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Posts Tagged ‘leadership’

I’ve worked in more than a hundred different companies and they all do seem to have a unique “corporate culture.”  Actually it’s more like a corporate personality which is a hard thing to change.  There are rules, norms and values driven from the top but there are also a lot of informal things that connect people. 

 It’s interesting to see how a company like GE has created a change culture that is embedded in just about everything they do.  I was facinated about how DuPont carried over a saftey culture from the early 1800s.  And I liked how Disney approached everything as a stage show. 

I’d be interested in your stories about corporate culture.

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Do you need to be a warm fuzzy manager who is sensitive to his or her employees needs?  Do you need collaborative decision making? 

 Here is a clip from one of my new favorite TV shows, Kitchen Nightmares.  It really is an interesting look into how very small business sometimes works.  The star Gordon Ramsey was once rated as one of the ten worst bosses in the UK.  However, he is one of the most successful chefs in history.  He’s also overcome how to use certain language in the workplace.  You just have it bleeped out.  Bon Appetite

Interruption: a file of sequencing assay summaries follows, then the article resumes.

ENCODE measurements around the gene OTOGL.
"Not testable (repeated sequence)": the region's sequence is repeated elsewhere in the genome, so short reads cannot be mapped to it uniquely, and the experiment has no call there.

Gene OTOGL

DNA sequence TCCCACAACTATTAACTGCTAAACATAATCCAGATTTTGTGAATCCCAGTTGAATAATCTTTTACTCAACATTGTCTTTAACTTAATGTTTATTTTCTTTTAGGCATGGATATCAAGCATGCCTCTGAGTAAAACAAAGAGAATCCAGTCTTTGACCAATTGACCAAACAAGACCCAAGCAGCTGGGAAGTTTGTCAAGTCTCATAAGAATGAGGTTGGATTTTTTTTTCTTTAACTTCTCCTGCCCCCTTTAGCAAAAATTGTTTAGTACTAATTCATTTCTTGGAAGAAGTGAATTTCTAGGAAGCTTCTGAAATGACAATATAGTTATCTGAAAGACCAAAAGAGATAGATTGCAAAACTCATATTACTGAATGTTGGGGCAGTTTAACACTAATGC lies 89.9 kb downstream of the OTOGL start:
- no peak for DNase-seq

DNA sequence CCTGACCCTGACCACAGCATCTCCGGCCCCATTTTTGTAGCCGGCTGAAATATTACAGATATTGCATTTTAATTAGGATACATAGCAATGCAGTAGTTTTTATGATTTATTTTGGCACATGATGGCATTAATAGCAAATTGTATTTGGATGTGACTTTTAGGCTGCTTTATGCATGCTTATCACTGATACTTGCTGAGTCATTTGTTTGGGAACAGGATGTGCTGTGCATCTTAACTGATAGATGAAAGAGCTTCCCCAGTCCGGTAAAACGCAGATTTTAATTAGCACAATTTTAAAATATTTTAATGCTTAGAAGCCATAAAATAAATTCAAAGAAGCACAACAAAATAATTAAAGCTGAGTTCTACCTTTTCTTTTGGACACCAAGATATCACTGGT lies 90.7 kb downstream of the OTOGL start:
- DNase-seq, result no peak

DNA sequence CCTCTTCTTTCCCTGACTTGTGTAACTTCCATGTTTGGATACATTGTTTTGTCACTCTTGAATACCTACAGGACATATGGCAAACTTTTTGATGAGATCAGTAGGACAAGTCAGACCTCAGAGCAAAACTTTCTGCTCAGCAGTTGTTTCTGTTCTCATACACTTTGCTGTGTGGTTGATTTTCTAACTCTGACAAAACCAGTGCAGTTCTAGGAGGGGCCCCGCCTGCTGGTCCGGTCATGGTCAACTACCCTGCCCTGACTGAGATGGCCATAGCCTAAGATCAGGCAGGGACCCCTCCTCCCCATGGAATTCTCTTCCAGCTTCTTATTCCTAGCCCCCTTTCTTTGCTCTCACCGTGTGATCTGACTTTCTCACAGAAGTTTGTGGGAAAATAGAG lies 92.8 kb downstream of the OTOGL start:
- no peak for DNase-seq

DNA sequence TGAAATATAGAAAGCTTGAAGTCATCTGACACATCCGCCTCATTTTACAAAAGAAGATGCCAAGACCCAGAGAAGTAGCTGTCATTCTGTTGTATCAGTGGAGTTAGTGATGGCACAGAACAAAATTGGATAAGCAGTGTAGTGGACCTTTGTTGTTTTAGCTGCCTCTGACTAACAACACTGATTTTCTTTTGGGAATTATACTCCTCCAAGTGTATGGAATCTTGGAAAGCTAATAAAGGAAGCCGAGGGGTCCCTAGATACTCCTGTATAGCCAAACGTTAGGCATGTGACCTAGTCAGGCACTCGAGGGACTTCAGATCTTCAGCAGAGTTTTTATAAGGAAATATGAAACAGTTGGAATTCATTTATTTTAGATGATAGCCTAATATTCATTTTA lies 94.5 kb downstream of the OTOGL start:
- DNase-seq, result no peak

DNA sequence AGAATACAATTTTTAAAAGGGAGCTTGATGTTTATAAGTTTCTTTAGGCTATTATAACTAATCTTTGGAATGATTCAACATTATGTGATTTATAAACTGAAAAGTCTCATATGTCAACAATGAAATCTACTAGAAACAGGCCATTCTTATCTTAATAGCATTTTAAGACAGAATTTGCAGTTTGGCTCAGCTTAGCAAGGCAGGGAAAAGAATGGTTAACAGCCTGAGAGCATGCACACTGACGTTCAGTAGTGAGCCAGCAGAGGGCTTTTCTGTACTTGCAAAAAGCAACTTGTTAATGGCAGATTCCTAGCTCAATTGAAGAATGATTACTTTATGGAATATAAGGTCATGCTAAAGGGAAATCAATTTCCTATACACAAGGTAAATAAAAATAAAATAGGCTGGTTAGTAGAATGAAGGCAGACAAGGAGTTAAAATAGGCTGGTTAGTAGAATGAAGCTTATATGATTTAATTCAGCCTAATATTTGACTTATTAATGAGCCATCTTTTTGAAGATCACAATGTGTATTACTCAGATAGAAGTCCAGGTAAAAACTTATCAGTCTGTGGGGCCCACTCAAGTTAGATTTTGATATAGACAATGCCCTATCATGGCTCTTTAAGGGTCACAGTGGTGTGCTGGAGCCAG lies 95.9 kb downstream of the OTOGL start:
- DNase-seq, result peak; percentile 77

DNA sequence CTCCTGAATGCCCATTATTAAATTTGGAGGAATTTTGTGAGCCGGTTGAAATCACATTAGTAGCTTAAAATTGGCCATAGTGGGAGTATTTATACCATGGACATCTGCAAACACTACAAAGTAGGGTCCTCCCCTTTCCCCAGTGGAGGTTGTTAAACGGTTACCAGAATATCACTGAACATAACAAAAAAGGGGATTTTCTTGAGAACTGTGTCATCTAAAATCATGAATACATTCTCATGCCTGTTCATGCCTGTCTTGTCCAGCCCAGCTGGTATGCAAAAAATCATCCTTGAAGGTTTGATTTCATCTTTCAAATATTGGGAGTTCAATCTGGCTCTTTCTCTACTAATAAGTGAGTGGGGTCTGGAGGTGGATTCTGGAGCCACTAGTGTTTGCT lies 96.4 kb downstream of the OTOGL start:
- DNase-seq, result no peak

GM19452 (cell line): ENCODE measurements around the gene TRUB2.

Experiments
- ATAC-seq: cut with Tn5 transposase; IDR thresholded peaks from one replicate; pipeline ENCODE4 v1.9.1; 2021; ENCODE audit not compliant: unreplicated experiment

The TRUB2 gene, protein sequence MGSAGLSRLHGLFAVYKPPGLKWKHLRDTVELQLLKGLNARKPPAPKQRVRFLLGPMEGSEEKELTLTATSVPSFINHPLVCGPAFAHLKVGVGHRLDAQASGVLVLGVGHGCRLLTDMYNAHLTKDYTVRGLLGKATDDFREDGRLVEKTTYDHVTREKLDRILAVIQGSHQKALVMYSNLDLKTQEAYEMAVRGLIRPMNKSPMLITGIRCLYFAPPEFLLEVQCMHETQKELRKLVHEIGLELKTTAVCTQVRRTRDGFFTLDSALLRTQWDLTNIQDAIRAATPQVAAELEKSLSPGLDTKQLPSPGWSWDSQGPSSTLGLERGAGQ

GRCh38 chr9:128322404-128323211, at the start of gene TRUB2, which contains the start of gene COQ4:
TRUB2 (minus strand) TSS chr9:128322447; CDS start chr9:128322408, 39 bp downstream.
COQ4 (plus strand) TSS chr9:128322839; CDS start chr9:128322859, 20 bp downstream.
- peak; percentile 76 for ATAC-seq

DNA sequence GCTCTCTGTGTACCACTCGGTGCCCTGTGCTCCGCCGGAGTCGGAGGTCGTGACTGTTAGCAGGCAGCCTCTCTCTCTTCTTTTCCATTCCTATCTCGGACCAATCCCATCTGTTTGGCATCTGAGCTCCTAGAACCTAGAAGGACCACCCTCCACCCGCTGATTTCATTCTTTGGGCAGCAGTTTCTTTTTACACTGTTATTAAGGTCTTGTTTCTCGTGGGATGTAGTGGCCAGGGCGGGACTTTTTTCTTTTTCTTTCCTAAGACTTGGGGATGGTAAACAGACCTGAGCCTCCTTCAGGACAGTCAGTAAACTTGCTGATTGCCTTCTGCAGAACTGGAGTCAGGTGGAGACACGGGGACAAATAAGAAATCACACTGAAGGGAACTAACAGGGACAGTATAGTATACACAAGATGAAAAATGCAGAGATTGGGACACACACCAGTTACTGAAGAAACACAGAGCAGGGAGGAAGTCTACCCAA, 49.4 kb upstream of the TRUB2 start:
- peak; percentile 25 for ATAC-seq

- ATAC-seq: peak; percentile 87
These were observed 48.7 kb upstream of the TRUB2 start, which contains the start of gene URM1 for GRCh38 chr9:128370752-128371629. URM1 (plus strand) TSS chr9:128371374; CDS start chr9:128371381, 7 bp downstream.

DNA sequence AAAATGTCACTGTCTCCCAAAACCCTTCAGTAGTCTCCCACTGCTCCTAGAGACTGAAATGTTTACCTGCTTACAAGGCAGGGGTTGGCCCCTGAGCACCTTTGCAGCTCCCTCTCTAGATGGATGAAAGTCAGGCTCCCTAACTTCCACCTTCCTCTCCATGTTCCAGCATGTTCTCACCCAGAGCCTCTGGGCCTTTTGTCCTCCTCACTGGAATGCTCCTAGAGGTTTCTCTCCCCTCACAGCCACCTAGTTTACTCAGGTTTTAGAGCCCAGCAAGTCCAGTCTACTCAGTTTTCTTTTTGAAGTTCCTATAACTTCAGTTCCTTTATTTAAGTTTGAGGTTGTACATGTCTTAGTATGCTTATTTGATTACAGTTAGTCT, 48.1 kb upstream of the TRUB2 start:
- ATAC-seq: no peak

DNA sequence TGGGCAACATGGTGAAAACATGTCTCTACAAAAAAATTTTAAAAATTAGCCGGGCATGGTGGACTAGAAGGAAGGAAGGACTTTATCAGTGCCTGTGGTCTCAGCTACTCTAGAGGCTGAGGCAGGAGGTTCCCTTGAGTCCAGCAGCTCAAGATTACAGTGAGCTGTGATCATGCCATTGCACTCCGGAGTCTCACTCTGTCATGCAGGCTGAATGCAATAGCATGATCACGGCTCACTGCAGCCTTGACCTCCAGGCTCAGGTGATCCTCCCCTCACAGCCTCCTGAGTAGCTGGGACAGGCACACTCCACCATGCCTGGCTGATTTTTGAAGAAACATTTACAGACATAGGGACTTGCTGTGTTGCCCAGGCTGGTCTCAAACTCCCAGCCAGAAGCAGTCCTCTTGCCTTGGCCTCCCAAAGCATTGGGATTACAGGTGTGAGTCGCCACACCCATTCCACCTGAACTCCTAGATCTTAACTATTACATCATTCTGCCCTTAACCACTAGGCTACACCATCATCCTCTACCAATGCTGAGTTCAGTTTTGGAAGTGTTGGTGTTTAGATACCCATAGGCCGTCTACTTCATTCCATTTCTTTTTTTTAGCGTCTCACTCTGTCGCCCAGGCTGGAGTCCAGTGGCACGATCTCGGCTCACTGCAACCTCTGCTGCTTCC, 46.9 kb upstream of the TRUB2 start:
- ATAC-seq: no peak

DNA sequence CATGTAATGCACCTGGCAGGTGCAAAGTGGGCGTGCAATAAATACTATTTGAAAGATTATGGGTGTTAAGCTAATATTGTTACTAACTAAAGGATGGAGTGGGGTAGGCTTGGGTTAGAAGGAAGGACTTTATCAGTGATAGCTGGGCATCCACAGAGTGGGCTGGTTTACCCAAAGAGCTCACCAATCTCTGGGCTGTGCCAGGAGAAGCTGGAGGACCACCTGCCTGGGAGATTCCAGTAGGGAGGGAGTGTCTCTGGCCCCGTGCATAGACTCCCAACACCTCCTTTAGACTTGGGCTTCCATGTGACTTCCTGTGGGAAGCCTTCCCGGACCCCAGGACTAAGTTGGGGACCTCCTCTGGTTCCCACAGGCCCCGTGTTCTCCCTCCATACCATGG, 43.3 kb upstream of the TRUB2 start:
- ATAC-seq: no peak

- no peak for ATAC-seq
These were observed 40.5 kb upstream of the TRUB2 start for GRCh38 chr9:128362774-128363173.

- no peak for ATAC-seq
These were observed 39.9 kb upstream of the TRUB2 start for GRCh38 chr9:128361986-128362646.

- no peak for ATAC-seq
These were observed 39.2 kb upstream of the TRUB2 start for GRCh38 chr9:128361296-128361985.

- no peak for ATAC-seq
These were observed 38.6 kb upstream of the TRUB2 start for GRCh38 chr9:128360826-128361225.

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When I coach individuals as they start new positions as training managers, directors or CLOs, one of the first things I emphasize is the need to create a set of Learning Principles as a way of leading their department and taking control of training throughout the organization. 

In many respects, I think it’s more important to have the set of principles than what any of the principles actually are.  So what do I mean by a Learning Principle?  A Learning Principle is what you believe is true about how people actually learn and how that believe is reflected in the design and delivery of training.

Here are some examples of statements of Learning Principles:

  • People learn by doing
  • Classrooms should be used for discussion and application and not the delivery of content
  • Training needs to be interactive and fun
  • SMEs need to be involved at all stages of training

I think a good list of about ten principles is about right.  Then everyone designing and delivering training needs to fit their work to these principles.  This goes along with templates and standard formats.  What you’ve done is make a lot of decisions that now don’t have to be made each and every time someone wants to do training.

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